Savvy shoppers have a lethal trick to get the best deal out of a company. It’s euphemistically called “dialing for dollars.” In short, it means calling repeatedly for the best deal knowing the price will vary depending on which operator places the order.

A recent example of this that made headlines was a dustup between Dell Computer and a popular blog called “The Consumerist” that published inside tips from a former Dell employee of how to best manipulate Dell operators to get the best prices. Dell threatened legal action if the blog didn’t take it down and then backed down in the wake of all the bad public relations that ensued.

So, how does this happen? It’s a failure to manage unified messages (like the prices) when dealing with customers. It’s also a good reason for a growing business to go ahead and invest in a centralized call center that can better control the customer-facing end of the enterprise.

Call centers coordinate customer contacts

“Call centers clearly still have holes when it comes to things like 'dialing for dollars,' but, it’s the best way to minimize those holes,” says Chip Gliedman, an analyst from Forrester Research.

Perhaps better known as “call centers” Gliedman prefers the more all-encompassing term “contact center.” And with good reason. “There’s been an explosion in recent years of ways people interact with a company that goes far beyond phone calls," he says. "Now, of course, it’s also through the website, e-mail and instant messaging just to name a few.”

Keeping your communications with customers consistent is just one reason to invest in a contact center. Here are other benefits to taking the plunge:

  • Aggregating market intelligence. Tracking feedback and purchasing patterns is a great way to better understand your customer base.
  • Putting customer interaction management under one department. One of the greatest sources of confusion in customer interaction is the disconnect between phone operators (typically managed by sales) and the website (typically managed by marketing).  Sales and marketing have two distinct goals. Sales wants to close deals. Marketing wants to gather intelligence. A contact center should answer to one department, likely sales, for the sake of consistency.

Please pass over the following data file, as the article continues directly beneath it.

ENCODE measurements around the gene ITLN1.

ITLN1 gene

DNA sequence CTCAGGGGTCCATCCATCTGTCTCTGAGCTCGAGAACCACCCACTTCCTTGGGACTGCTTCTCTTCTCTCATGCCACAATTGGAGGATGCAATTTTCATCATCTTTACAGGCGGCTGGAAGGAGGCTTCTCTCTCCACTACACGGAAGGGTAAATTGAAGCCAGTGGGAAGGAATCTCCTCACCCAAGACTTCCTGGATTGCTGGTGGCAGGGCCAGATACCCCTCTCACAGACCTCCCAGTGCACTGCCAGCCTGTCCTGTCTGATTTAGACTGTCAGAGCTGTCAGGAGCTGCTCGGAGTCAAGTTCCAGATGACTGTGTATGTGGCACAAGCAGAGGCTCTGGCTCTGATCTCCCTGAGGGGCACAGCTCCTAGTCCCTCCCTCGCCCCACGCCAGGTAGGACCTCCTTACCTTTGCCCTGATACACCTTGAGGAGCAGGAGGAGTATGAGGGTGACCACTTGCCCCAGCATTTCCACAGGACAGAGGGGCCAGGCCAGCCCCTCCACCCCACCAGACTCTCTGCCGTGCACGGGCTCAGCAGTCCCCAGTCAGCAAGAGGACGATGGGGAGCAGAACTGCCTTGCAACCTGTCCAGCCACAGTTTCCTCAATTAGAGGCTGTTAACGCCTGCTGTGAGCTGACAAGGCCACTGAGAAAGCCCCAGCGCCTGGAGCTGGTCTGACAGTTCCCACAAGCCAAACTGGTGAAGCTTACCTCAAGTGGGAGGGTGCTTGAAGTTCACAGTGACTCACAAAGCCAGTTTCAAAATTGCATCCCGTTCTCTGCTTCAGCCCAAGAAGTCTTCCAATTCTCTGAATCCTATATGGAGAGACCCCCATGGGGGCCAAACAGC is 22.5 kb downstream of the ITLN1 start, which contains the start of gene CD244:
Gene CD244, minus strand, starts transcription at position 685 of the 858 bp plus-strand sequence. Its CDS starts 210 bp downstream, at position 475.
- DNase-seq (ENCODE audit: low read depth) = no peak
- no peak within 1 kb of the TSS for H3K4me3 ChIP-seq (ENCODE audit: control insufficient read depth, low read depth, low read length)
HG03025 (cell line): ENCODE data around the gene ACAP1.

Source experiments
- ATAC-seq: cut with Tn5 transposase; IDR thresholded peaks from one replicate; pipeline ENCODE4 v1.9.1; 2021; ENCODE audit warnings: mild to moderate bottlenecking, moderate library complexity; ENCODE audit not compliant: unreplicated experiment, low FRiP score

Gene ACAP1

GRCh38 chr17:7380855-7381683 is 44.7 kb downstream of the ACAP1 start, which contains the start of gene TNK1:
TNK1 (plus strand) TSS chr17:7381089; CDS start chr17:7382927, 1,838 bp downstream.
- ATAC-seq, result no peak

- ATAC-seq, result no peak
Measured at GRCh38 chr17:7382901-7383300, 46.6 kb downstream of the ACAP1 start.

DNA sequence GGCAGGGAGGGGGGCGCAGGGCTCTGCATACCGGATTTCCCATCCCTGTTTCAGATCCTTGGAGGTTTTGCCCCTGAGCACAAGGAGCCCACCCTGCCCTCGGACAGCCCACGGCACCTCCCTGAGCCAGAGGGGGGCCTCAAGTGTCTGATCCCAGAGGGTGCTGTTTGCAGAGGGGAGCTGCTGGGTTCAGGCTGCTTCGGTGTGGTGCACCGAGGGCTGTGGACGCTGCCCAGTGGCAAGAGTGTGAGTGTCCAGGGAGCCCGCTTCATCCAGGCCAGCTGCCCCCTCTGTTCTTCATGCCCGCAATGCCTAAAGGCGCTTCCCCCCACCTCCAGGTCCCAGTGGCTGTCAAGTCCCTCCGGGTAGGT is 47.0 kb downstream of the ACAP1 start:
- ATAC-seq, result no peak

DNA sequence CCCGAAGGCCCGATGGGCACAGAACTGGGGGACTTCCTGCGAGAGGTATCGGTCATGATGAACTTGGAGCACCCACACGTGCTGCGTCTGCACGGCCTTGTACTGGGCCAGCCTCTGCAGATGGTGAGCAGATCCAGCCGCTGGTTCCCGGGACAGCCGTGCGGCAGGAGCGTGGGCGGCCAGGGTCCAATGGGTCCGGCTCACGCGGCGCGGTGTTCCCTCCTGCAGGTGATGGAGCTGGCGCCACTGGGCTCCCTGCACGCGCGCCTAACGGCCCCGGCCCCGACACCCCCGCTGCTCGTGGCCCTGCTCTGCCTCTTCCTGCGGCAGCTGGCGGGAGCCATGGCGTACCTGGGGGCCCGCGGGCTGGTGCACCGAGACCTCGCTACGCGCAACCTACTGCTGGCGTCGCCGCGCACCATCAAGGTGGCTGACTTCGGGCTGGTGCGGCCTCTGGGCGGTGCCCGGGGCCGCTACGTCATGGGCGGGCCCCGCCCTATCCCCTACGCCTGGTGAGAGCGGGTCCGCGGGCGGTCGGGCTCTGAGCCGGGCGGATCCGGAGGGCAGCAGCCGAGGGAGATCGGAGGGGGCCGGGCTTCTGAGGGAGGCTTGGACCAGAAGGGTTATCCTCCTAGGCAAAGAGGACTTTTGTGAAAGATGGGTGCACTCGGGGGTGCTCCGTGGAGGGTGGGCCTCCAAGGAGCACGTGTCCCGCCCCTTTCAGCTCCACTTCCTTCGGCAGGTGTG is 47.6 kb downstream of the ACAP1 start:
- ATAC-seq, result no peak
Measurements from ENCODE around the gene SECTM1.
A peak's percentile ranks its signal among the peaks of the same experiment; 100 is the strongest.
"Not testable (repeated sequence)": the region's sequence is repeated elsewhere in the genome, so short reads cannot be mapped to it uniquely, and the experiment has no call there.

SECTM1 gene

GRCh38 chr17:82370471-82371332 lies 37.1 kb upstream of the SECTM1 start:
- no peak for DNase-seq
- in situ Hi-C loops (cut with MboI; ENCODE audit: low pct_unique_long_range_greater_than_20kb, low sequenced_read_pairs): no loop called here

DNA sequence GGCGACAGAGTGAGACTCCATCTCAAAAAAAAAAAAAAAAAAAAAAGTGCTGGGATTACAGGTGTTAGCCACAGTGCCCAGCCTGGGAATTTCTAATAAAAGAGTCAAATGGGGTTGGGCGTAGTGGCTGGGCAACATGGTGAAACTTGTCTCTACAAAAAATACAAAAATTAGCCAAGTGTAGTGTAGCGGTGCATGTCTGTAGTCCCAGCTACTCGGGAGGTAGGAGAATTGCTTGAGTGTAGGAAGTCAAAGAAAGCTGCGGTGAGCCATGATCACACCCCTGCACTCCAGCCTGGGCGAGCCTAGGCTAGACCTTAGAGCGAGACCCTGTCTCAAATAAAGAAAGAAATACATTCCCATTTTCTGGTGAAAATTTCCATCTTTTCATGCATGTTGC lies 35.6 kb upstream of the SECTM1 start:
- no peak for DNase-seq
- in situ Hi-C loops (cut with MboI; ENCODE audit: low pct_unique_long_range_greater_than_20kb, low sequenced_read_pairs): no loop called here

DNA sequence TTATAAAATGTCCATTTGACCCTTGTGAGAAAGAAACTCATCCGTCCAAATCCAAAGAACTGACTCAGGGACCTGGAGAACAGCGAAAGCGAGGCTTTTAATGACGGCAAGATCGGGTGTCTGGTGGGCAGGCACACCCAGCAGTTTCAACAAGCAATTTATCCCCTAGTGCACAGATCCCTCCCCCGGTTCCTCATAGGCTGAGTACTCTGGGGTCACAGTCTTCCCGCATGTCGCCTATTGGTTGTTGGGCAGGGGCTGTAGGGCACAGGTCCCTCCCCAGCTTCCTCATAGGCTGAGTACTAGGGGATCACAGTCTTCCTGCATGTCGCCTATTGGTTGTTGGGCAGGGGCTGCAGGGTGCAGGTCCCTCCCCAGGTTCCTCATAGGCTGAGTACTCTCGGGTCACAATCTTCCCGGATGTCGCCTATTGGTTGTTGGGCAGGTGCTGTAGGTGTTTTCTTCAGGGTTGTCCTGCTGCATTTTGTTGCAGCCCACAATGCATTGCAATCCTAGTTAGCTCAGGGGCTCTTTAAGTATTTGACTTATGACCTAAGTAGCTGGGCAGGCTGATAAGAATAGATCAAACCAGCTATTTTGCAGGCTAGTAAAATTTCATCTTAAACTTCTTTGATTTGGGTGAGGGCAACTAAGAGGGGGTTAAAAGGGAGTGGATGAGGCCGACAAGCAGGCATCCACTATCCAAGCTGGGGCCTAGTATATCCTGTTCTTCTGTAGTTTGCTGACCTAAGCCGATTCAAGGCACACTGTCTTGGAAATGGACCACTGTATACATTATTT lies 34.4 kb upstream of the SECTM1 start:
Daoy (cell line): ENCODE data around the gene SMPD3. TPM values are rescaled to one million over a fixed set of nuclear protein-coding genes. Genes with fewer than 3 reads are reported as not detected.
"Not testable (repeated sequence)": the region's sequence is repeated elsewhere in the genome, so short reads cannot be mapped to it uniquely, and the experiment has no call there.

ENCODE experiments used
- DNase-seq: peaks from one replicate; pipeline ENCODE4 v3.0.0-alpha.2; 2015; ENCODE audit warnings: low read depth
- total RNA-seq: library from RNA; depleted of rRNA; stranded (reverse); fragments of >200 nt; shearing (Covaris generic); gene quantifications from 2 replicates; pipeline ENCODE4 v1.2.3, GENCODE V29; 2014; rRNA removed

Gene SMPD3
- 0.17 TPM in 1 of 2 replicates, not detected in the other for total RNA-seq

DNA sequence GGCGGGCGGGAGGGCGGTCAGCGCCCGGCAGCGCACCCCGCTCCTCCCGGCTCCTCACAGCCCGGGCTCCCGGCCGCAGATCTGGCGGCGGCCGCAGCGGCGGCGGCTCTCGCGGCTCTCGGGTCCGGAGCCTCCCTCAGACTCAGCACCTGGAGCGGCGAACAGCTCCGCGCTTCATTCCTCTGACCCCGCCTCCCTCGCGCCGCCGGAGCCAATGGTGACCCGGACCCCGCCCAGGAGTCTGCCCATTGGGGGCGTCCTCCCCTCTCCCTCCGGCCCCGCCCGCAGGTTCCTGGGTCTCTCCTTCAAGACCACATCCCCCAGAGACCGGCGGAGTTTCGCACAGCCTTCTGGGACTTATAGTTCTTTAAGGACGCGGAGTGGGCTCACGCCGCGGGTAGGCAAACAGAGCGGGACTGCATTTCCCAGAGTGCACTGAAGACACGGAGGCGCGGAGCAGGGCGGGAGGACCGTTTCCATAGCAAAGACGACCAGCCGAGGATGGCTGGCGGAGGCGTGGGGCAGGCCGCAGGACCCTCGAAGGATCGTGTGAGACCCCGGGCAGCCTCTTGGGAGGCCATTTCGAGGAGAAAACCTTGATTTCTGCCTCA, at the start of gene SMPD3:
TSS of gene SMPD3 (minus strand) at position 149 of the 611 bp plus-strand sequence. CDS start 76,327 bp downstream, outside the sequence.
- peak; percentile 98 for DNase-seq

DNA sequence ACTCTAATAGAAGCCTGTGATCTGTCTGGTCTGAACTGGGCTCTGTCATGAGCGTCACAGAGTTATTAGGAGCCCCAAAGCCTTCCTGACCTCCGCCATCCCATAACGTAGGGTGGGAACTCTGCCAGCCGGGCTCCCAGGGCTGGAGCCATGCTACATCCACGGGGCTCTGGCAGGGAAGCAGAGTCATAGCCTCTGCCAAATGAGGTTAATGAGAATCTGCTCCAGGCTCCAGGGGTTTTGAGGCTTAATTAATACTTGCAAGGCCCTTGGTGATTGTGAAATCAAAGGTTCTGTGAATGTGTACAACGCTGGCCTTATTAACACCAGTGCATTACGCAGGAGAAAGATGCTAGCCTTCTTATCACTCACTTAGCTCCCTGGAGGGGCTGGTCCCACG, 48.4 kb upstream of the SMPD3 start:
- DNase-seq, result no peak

• Greater flexibility and speed in dealing with customers. A contact center is one-stop shopping to get the word out on special promotions or ramping up for the busy seasons.
  • Setting and implementing policy. What kind of commitment should a company make to its customers regarding the time it takes to respond to an e-mail, process an order, handle a return, or deliver a product? Whatever the policy is, all customer-facing representatives need to be on the same page. Centralization is the best way to achieve that.

Setting up a contact center

In recent years, launching a contact center has become much easier for the small to mid-size business. Software as a service (SaaS) is the biggest reason why. A company no longer has to make a big upfront investment in infrastructure. SaaS enables a business to just rent all the technology by the year or even by the month, as needed. Even the phone switch is now available as software on a subscription basis.

Not only is there greater flexibility in committing to the technology, the software has become more innovative and easier to use, as well. “Traditionally operators have to go back and forth between at least two screens of information; one coming from the website and the other from the [customer relationship management] (CRM) system," says Jason Bloomberg, a senior analyst from Zapthink, an IT advisory firm based in Baltimore, Md. Bloomberg says that some companies are starting to build mashups -- hybrid software that combines two or more applications -- of the website and CRM systems into one interface. "These mashups are very easy to build,” he says.

The big question: In-house or out-of-house

Although contact centers have become easier to implement and use in recent years, it’s still a big commitment. A business owner has to consider whether it makes better sense to keep it under the corporate roof or farm it out to the pros. Either way has its pros and cons.

Keeping it in-house. Most growing businesses usually go this route, at least in the beginning.

  • Pros: The business retains better control of the information. It’s run by company employees who are more invested in the values and mission of the business.
  • Cons: It costs more. It’s less efficient to set up a contact center from scratch than to hand it off to a professional contact center that already has the infrastructure to hit the ground running.

Outsourcing. “When a company grows to the point of 10, 15, 20 employees handling their contact center, that’s when it’s time to think of outsourcing the whole thing,” says Gliedman.

  • Pros: It’s cheaper, especially when dealing with larger volumes of calls and requests. It’s turnkey with no staffing or equipment. It’s easier to scale up and down during promotions and seasonal variations.
  • Cons: There’s more lag time implementing changes or responding to customer feedback and complaints. Because now, there’s a middle man. The outsourcing company is often motivated more by keeping costs down then keeping customers happy.

For the business owner still manning the phones with a couple of employees and a part-time webmaster, a contact center may seem like a distant problem. But that's not always the case. “When the number and types of contact are at the point that it’s more than one full-time employee can handle, then guess what? It’s time for a contact center. Otherwise, you’ll have customers falling through the cracks,” says Gliedman.